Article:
Loganbill takes part in MCC’s virtual Run for Relief

By Randy Fogg


MOUNDRIDGE–Taking part in the Mennonite Central Committee’s Run for Relief is a win-win situation for Karen Loganbill, a rural Moundridge resident.

“I can help myself and others at the same time,” Loganbill said.

For the last 10-12 years, Loganbill has been taking part in the annual event, which is part of the Kansas Mennonite Relief Sale and it had to be canceled this year because of the COVID-19 pandemic. KMRS officials decided to make the run a virtual event. Participants were encouraged to go ahead and enter the event and seek out sponsors.

Loganbill said she learned 110 people took part in the virtual event, which was held Saturday, April 18.

“I didn’t know they were doing the virtual run until two or three weeks ago,” Loganbill said. “I didn’t have much time to raise money. I was to get my family and friends to sponsor me.”

Loganbill was able to raise $5,000 for MCC.

“That was pretty good,” she added.

She went ahead and ran 5-kilometers on her own. She said using her car, she was able to formulate a 3.1-mile course. Loganbill completed the race in 31 minutes, 22 seconds.

When she first started entering the event, she would jog, run and walk to complete the course. Three years ago, she decided she would rather jog or run the 5 kilometers and not have to walk part of it.

She is now running three times a week. She said she had someone ask her why she was out running.

“I run because I can,” Loganbill said. “If you don’t use it, you’ll lose it. It makes me feel better to be in shape.”

While she did not grow up as a Mennonite or is currently a member of a Mennonite church, Loganbill noted MCC helps people to improve themselves.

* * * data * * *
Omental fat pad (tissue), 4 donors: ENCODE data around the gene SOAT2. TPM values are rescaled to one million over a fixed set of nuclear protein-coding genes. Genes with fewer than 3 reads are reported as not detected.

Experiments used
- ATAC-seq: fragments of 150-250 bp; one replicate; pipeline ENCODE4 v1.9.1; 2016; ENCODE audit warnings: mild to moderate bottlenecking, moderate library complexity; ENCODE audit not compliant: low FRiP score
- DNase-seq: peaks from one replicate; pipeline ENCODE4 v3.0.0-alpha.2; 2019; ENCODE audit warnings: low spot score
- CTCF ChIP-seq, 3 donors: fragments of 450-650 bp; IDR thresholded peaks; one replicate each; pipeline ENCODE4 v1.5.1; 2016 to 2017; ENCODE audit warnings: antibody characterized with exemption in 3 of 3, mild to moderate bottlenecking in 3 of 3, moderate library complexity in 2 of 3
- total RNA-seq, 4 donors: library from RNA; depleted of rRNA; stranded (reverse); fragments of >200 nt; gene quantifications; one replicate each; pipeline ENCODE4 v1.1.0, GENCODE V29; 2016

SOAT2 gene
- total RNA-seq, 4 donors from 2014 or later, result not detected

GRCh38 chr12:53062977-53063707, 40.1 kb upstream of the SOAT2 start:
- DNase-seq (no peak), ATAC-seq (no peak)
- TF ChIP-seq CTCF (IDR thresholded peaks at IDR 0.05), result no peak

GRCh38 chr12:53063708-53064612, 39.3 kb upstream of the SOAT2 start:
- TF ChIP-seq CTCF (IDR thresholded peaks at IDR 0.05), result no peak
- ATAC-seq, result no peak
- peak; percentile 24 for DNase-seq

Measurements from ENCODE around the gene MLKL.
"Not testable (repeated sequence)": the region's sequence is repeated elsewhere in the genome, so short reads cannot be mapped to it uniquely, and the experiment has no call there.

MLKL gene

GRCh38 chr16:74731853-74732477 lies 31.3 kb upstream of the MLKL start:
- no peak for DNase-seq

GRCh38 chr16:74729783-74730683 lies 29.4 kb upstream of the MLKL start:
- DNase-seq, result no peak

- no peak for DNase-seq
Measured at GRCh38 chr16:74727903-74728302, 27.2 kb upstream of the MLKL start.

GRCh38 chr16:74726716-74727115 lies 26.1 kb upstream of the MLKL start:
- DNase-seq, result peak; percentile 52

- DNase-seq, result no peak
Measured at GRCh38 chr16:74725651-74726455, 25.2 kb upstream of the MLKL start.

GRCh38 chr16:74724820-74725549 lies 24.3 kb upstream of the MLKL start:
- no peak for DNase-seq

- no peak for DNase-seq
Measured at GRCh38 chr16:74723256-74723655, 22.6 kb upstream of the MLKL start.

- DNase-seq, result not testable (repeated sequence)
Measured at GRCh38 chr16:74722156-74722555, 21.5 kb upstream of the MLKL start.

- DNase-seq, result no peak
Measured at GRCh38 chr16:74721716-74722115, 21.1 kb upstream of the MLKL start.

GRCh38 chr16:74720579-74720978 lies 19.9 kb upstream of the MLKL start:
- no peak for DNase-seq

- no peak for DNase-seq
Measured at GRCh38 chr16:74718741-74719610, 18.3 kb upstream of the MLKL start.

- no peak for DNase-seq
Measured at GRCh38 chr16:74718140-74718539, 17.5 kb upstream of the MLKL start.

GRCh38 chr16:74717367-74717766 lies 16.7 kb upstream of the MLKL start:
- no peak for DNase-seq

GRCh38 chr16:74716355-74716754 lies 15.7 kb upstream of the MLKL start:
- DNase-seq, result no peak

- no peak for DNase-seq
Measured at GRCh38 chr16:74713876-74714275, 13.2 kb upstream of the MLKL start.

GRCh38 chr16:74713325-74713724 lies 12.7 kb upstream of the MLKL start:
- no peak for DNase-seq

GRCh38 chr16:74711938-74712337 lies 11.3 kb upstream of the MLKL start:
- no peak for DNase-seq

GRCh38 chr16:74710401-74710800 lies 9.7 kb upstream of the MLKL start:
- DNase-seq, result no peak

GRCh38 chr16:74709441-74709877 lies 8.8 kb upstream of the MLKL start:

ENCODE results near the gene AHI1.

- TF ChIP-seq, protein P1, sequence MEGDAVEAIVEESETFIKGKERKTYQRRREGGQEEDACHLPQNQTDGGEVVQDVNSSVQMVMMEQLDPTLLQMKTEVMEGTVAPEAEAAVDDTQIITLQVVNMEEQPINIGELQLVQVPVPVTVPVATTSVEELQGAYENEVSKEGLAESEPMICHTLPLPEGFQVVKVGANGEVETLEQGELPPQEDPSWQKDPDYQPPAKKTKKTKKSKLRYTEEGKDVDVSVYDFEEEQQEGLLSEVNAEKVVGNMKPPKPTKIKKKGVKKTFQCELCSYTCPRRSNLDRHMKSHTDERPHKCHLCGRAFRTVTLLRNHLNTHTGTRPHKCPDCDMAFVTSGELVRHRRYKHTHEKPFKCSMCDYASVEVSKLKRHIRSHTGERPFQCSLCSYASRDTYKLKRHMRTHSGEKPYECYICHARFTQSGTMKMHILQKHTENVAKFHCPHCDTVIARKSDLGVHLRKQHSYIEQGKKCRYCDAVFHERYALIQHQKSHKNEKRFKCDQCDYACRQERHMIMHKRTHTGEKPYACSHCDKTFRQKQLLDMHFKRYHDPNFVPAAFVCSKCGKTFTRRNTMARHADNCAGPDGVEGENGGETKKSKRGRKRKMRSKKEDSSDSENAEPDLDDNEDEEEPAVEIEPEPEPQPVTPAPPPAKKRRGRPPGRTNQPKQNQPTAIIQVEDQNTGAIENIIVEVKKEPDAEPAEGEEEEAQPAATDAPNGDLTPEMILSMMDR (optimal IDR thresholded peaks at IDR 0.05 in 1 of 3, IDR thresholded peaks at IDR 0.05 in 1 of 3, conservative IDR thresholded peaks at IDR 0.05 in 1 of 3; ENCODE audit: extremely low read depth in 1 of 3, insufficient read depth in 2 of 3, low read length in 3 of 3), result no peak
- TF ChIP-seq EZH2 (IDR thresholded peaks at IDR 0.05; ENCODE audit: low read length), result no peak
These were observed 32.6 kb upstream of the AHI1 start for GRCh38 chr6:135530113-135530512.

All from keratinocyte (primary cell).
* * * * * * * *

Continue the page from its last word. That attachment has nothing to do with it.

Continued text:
“Mennonite Central Committee lives out the love of Christ,” Loganbill said. “It’s easy to profess your love for Christ; it’s totally something else to love others as Christ love.

“MCC is a worldwide ministry of Anabaptist churches that shares God’s love and compassion for all in the name of Christ by responding to basic human needs and working for peace and justice,” she continued. “I appreciate how MCC cares for the most vulnerable people by providing water, food, shelter and health care for those in need due to disaster, climate change, conflict or injustice; by educating and helping people generate income for the future; and by partnering with local people worldwide for peace and justice.”

Last year, she ran the event in memory of her mother-in-law, Shirley Loganbill.

“She was a strong advocate for mental health,” she noted.

Loganbill was successfully able to reach her goal of raising 1 percent of MCC’s budget for mental health. She ended up with $6,600 in donations and she was recognized for her efforts.

With the COVID-19 crisis, Loganbill said she was “really concerned” about MCC.

“This disease has and will continue to increase the needs of the most vulnerable across the globe while at the same time creating economic difficulties for MCC’s contributors,” she said. “Relief sales across the U.S. have been canceled.”

Individuals can learn more about MCC and make a donation at www.mcc.org.

Loganbill said she was not slowing down anytime soon and would keep taking part in the Run for Relief.